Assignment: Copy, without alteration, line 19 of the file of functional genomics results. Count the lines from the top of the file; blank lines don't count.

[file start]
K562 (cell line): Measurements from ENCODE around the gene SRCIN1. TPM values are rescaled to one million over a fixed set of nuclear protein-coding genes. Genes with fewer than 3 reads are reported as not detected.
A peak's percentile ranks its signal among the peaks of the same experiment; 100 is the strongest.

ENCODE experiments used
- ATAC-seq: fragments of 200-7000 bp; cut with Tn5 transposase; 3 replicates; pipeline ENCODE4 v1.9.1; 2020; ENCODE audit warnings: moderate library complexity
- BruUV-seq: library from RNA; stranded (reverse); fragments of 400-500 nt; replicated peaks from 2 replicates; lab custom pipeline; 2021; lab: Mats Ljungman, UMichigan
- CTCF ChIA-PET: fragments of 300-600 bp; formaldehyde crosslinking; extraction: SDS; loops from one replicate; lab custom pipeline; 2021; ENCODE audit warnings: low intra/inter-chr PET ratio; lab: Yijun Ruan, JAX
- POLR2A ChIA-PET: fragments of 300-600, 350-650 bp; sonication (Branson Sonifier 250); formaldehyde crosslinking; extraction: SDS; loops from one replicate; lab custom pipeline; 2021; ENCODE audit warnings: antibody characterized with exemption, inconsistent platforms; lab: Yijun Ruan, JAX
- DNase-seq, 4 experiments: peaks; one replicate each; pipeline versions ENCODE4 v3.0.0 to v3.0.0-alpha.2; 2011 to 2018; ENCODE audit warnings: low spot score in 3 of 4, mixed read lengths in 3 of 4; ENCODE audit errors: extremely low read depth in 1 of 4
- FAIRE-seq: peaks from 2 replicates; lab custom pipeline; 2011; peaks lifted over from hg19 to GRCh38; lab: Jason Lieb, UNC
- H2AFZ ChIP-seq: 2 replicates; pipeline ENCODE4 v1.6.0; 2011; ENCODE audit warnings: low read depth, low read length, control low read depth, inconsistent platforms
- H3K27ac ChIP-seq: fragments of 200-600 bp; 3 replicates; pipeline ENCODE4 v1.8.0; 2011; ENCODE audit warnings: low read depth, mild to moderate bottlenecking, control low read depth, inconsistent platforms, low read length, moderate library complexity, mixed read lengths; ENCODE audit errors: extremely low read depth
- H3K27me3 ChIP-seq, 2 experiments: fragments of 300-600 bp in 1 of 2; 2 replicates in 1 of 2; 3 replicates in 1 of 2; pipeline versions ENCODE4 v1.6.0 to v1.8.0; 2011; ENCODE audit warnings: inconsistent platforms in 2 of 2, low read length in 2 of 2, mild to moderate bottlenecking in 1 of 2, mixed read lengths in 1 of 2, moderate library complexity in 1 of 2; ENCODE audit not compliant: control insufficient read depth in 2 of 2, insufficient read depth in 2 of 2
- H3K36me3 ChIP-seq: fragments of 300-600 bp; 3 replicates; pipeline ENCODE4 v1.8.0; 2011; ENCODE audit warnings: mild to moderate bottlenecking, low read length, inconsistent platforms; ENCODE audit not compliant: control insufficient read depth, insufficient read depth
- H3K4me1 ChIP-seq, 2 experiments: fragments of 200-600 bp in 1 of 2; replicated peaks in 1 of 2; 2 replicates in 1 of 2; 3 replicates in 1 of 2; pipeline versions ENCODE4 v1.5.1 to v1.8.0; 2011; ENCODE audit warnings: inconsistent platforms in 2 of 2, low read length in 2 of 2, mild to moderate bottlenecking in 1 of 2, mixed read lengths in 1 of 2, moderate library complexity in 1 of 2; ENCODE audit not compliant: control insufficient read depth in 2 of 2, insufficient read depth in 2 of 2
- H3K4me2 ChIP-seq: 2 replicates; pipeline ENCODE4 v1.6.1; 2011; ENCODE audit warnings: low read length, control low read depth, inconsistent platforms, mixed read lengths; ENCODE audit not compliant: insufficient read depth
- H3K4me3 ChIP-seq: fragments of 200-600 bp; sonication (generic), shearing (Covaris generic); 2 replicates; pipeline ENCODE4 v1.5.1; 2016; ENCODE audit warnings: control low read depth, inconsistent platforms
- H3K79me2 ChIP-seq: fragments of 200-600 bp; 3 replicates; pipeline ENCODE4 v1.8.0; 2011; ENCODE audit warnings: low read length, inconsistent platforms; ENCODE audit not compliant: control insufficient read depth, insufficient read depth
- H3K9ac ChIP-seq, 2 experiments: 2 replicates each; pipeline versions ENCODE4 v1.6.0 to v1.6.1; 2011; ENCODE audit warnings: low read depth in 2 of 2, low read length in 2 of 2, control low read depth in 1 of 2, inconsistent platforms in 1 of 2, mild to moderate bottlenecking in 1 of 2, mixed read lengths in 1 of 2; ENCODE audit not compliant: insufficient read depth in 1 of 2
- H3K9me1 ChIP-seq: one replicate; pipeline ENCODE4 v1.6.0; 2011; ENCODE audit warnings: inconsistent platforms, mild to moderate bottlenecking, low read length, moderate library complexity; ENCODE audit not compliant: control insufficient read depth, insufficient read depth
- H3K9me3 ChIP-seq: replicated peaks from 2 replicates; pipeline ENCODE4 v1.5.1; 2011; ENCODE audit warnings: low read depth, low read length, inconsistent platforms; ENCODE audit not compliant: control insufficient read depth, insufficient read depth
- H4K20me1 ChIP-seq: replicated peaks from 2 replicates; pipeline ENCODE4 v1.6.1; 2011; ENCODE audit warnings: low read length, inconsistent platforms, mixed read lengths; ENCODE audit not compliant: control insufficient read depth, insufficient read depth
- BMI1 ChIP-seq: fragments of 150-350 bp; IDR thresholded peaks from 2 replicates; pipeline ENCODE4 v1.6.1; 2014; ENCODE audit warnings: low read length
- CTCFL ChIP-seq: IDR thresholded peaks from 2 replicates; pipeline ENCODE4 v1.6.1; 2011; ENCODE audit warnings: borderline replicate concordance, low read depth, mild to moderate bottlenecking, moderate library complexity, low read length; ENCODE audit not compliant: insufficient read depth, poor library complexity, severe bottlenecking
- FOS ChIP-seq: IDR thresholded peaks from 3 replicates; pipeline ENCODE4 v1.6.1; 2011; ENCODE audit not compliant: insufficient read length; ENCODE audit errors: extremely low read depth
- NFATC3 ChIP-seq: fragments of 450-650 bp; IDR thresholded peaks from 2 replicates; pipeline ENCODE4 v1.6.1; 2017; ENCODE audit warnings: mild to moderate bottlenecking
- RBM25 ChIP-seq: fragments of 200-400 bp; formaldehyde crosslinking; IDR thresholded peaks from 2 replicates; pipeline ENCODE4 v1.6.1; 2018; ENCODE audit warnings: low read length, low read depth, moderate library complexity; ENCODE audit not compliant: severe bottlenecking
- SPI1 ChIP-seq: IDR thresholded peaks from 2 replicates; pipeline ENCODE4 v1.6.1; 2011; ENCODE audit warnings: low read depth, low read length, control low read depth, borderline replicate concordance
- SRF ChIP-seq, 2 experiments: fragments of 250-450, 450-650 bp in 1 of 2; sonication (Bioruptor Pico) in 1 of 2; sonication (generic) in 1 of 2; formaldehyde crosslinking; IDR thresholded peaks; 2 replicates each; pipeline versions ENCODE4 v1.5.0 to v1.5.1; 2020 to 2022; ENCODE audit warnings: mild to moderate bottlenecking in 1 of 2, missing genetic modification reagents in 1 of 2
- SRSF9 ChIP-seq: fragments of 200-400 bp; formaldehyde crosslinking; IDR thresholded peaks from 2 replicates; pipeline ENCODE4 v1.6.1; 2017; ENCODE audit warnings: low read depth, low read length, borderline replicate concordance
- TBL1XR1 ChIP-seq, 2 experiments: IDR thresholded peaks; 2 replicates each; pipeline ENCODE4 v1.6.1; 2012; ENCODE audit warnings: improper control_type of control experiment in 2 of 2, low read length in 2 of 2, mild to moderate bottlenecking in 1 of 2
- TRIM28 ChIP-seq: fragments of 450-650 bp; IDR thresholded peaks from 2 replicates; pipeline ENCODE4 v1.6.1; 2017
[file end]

- H3K9me1 ChIP-seq: one replicate; pipeline ENCODE4 v1.6.0; 2011; ENCODE audit warnings: inconsistent platforms, mild to moderate bottlenecking, low read length, moderate library complexity; ENCODE audit not compliant: control insufficient read depth, insufficient read depth